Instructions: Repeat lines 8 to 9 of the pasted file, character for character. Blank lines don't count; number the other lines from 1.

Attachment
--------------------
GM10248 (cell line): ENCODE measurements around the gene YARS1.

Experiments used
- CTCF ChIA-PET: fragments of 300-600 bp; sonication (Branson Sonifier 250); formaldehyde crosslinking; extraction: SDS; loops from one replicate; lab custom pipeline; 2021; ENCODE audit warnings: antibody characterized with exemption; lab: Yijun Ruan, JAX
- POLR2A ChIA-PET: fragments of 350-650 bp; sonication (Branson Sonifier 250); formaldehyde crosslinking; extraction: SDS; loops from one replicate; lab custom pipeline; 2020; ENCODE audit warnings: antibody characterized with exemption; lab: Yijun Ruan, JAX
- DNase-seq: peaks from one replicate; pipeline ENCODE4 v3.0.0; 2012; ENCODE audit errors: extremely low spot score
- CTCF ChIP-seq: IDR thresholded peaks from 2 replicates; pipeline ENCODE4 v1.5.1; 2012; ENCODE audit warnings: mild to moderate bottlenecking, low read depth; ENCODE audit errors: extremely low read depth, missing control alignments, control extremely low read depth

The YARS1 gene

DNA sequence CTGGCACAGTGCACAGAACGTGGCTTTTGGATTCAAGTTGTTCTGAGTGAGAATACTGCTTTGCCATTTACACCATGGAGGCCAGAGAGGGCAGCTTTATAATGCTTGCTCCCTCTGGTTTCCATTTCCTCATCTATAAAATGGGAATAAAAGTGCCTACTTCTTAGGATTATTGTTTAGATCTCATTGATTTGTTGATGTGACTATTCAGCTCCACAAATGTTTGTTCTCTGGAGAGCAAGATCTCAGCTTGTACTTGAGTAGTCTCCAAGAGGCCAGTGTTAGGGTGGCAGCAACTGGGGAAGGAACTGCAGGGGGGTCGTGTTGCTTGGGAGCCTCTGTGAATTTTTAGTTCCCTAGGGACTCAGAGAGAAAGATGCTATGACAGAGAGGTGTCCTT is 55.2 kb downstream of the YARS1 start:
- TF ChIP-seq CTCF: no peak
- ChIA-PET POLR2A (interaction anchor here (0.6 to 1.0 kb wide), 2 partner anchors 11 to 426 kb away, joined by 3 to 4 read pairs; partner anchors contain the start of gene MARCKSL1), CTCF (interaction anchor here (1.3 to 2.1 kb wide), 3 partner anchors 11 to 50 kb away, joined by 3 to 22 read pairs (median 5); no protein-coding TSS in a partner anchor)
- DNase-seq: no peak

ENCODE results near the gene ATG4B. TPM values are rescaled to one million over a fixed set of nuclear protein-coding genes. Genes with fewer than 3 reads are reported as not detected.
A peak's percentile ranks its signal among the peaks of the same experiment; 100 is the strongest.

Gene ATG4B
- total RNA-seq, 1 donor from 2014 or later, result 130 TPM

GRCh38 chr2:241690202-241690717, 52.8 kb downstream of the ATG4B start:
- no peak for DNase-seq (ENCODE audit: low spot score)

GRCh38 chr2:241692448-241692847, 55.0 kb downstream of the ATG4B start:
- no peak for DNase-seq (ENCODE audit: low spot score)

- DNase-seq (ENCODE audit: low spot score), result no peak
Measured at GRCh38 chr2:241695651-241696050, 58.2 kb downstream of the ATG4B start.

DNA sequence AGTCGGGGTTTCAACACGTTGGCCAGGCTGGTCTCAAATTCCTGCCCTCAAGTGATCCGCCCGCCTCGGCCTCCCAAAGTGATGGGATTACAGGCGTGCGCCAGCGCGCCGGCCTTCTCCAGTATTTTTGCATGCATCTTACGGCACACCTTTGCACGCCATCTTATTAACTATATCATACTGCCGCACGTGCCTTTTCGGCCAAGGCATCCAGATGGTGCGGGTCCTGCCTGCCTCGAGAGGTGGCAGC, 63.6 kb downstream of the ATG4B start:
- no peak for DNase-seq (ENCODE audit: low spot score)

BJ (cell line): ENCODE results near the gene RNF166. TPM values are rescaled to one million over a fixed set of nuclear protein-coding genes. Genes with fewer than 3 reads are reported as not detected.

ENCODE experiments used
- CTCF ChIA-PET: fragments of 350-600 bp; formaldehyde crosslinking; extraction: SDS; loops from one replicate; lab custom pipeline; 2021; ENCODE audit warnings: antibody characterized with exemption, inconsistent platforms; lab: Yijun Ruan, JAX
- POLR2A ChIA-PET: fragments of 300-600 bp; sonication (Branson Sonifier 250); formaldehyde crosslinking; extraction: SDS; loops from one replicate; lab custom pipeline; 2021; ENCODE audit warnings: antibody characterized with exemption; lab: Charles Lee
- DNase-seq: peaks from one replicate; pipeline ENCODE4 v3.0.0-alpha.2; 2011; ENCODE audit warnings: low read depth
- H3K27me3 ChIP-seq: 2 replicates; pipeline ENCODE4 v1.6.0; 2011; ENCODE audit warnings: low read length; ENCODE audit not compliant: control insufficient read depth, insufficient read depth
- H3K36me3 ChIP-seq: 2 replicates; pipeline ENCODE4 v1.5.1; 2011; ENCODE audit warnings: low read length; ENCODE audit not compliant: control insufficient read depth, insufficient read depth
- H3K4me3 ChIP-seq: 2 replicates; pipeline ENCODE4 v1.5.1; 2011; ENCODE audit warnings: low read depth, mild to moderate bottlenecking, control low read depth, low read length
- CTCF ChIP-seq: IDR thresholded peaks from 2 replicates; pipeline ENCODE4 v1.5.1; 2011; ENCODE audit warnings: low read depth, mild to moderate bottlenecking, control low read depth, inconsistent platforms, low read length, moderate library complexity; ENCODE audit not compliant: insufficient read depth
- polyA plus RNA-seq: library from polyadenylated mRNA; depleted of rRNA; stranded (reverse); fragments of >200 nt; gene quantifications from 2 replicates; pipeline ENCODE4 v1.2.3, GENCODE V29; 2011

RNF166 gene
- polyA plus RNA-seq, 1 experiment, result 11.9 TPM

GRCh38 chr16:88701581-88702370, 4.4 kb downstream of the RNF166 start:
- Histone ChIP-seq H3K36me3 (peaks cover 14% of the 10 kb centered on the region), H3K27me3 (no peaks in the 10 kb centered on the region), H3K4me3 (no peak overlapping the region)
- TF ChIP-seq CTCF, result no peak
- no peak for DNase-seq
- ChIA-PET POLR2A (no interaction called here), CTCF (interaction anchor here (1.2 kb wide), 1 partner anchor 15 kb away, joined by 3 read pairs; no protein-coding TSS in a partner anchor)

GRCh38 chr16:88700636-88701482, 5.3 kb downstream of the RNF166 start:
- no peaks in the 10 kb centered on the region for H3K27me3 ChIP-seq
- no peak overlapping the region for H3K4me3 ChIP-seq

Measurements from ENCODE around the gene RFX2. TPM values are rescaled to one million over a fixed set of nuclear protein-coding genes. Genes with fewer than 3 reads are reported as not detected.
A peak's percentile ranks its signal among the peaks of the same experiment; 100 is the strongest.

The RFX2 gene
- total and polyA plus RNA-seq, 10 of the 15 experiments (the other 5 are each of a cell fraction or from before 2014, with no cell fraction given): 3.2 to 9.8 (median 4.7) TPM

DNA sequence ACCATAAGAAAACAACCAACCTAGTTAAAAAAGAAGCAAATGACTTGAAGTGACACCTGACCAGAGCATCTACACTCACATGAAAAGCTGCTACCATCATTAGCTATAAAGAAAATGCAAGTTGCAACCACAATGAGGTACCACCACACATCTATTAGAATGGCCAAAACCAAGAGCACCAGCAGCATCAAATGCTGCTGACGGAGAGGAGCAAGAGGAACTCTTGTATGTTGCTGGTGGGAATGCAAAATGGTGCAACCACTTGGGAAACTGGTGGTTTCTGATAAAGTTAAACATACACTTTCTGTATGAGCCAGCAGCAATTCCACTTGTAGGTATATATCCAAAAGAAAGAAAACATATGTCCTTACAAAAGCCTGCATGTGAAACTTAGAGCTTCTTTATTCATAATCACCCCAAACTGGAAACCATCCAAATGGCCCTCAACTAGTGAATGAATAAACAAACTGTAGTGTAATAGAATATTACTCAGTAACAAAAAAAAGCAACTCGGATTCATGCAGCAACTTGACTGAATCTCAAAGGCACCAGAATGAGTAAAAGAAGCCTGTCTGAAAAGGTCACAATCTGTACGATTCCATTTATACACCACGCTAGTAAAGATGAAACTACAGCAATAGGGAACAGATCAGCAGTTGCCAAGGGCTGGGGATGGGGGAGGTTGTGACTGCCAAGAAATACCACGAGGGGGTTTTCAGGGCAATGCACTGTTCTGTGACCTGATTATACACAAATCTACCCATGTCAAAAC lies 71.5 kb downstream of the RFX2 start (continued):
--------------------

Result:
DNA sequence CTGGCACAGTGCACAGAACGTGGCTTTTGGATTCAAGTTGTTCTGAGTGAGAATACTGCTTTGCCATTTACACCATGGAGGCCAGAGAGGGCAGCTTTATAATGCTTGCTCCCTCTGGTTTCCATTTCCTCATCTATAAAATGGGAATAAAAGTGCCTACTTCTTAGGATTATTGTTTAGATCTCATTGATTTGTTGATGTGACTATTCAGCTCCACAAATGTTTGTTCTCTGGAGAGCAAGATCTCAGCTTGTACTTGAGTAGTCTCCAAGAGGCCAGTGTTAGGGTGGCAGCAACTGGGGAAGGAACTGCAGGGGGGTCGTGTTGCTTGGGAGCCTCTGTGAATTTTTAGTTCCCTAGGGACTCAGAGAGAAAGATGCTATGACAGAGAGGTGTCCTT is 55.2 kb downstream of the YARS1 start:
- TF ChIP-seq CTCF: no peak